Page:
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Transportation Final 10-15-09 -   2.2 - State Bridge Conditions

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Transportation Final 10-15-09
1. Safety
2. Preservation
3. Mobility
4. Environment
5. Stewardship
Current Conditions
6. Economic Recovery

2.2 - State Bridge Conditions

What percentage of WSDOT-owned bridges are in fair or better condition?

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Data Notes
Data Source:

WSDOT Bridge and Structures Office

Measure Definition:

Data as of June, 30, 2009. Good -A range from no problems to some minor deterioration of structural elements; Fair-All primary structural elements are sound but may have deficiencies such as minor section loss, deterioration, cracking, spalling, or scour. Poor -Advanced deficiencies such as section loss, deterioration, cracking, spalling, scour, or seriously affected primary structural components. Bridges rated in poor condition may have posted truck weight restrictions.

Target Rationale:
Link to Agency Strategic Plan: Objective 2 in 2009-15 SP

Notes: (optional)


Condition rating is based on the structural sufficiency standards established in the FHWA Recording and Coding Guide for the Structural Inventory and Appraisal of the Nation’s Bridges, which relates to the evaluation of bridge superstructure, deck, substructure, structural adequacy, and waterway adequacy.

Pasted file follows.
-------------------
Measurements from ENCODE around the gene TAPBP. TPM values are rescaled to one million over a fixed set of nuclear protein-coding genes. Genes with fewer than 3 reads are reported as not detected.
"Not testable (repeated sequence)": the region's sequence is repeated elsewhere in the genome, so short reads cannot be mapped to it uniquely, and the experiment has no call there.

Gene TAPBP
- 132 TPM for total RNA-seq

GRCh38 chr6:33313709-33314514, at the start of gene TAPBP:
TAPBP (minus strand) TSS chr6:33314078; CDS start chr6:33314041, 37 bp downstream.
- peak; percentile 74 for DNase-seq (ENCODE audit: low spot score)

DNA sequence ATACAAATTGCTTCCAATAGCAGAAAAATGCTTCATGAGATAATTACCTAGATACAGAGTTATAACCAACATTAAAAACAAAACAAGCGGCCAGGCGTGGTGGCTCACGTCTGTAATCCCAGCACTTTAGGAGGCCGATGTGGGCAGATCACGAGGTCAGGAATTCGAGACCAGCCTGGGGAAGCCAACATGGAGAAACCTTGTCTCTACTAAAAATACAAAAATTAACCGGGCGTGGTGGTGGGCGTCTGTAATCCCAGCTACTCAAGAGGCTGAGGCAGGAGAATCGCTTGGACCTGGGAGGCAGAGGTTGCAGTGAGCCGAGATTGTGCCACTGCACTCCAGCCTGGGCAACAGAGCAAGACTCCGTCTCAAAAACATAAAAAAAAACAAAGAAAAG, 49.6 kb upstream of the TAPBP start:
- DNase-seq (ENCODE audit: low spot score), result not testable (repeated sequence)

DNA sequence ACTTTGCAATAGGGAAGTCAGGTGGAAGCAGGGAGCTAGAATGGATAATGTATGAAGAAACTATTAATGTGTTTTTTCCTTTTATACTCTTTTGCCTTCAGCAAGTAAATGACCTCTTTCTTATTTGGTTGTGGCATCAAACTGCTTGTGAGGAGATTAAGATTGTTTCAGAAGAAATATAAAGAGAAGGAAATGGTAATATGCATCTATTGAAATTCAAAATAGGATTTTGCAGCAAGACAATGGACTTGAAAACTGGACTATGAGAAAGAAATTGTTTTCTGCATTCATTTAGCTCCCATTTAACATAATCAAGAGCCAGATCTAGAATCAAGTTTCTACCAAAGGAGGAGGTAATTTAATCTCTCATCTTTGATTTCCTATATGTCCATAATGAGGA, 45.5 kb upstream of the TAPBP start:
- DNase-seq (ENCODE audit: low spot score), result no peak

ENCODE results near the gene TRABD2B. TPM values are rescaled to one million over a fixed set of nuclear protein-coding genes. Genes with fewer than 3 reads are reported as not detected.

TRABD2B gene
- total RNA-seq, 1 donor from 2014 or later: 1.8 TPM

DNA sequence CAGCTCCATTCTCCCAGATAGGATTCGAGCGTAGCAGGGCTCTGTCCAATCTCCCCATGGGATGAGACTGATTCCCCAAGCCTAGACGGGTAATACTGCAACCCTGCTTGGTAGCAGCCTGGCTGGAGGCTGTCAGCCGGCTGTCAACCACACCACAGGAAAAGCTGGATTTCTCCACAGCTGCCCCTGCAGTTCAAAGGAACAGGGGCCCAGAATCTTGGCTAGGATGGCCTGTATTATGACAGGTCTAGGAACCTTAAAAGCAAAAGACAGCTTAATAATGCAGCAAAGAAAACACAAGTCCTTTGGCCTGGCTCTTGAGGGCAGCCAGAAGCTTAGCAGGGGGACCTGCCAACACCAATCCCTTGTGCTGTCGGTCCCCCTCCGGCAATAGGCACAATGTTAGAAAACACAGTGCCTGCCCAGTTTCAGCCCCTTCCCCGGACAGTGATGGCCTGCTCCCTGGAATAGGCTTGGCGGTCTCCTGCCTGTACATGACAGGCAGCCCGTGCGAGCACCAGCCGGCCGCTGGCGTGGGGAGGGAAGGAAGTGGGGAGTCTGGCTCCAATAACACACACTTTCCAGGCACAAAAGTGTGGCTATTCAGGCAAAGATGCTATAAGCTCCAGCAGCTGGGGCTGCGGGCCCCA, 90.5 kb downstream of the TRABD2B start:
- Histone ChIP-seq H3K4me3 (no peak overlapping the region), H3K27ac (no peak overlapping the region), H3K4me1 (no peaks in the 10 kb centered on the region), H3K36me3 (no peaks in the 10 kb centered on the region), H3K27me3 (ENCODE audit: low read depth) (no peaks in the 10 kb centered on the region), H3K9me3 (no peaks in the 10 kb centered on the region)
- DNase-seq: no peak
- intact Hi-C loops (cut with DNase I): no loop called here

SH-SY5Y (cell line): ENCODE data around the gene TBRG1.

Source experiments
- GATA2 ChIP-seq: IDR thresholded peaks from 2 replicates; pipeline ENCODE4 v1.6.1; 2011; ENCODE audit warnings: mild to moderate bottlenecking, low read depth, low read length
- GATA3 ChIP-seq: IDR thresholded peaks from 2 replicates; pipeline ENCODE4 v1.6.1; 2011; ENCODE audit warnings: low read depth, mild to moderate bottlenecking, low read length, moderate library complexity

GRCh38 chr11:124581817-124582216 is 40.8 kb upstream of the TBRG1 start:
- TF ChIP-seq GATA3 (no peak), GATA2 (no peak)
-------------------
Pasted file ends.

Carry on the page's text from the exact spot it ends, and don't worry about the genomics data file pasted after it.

Also Available

Action Plan: Yes
Extended Analysis: Yes

 Summary Analysis

As of FY 2009, 97% of WSDOT Managed Bridges in Good or Fair Condition


  • WSDOT manages over 3,023 vehicular bridge structures over 20 feet in length, 97% of which are currently in fair or better condition. The majority are in good condition (89%), while 8% are in the fair category. 
  • Roughly 3% of bridge structures (2.47%) had a condition rating of poor, a slight improvement compared to FY 2008 (2.99%). No bridge that is open to traffic and rated as “poor” is unsafe for public travel. There is only one WSDOT bridge that is closed to the public, the Murray Morgan Bridge in Tacoma.


  • All bridges in the state are inspected every two years using national standards.
    • There are exceptions: some bridges require annual (or quarterly) inspections due to their condition or design, while FHWA approved WSDOT to inspect newer concrete bridges  in good condition every four years. 

Maintenance and Preservation

  • WSDOT prioritizes bridge preservation and replacement based on risk, condition, location and use, to make investments that extend the service life or, when necessary, replace the bridge. Bridges on key state and freight routes receive higher priority.
  • The cost of not preserving is high: Deloitte Services reports that rehabilitating a  deteriorated  structure can cost six to 20 times more than routine maintenance would have cost.